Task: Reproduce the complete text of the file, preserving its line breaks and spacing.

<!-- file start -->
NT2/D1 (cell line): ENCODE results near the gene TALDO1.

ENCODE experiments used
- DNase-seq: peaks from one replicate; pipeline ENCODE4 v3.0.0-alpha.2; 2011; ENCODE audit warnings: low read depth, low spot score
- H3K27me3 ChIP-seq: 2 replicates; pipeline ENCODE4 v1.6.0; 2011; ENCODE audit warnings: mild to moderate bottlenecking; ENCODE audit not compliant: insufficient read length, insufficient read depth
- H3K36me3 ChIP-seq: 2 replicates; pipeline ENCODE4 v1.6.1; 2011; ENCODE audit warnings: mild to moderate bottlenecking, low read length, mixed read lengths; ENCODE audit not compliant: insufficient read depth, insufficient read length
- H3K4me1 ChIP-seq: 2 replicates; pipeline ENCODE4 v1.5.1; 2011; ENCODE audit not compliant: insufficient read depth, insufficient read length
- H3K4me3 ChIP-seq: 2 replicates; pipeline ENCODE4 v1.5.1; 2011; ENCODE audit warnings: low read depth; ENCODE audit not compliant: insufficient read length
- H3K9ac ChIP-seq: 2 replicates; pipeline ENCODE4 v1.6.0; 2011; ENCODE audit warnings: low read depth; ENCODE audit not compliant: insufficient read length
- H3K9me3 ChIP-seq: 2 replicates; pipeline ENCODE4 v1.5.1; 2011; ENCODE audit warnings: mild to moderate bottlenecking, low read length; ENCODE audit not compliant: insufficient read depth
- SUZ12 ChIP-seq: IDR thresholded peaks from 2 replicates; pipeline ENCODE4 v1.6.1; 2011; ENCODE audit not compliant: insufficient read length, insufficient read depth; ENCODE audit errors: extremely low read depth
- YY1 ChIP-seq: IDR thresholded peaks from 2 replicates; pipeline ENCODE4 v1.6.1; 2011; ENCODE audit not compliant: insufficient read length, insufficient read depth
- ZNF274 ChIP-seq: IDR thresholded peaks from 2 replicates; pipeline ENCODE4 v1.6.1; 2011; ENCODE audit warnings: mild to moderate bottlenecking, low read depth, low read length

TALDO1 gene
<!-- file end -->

NT2/D1 (cell line): ENCODE results near the gene TALDO1.

ENCODE experiments used
- DNase-seq: peaks from one replicate; pipeline ENCODE4 v3.0.0-alpha.2; 2011; ENCODE audit warnings: low read depth, low spot score
- H3K27me3 ChIP-seq: 2 replicates; pipeline ENCODE4 v1.6.0; 2011; ENCODE audit warnings: mild to moderate bottlenecking; ENCODE audit not compliant: insufficient read length, insufficient read depth
- H3K36me3 ChIP-seq: 2 replicates; pipeline ENCODE4 v1.6.1; 2011; ENCODE audit warnings: mild to moderate bottlenecking, low read length, mixed read lengths; ENCODE audit not compliant: insufficient read depth, insufficient read length
- H3K4me1 ChIP-seq: 2 replicates; pipeline ENCODE4 v1.5.1; 2011; ENCODE audit not compliant: insufficient read depth, insufficient read length
- H3K4me3 ChIP-seq: 2 replicates; pipeline ENCODE4 v1.5.1; 2011; ENCODE audit warnings: low read depth; ENCODE audit not compliant: insufficient read length
- H3K9ac ChIP-seq: 2 replicates; pipeline ENCODE4 v1.6.0; 2011; ENCODE audit warnings: low read depth; ENCODE audit not compliant: insufficient read length
- H3K9me3 ChIP-seq: 2 replicates; pipeline ENCODE4 v1.5.1; 2011; ENCODE audit warnings: mild to moderate bottlenecking, low read length; ENCODE audit not compliant: insufficient read depth
- SUZ12 ChIP-seq: IDR thresholded peaks from 2 replicates; pipeline ENCODE4 v1.6.1; 2011; ENCODE audit not compliant: insufficient read length, insufficient read depth; ENCODE audit errors: extremely low read depth
- YY1 ChIP-seq: IDR thresholded peaks from 2 replicates; pipeline ENCODE4 v1.6.1; 2011; ENCODE audit not compliant: insufficient read length, insufficient read depth
- ZNF274 ChIP-seq: IDR thresholded peaks from 2 replicates; pipeline ENCODE4 v1.6.1; 2011; ENCODE audit warnings: mild to moderate bottlenecking, low read depth, low read length

TALDO1 gene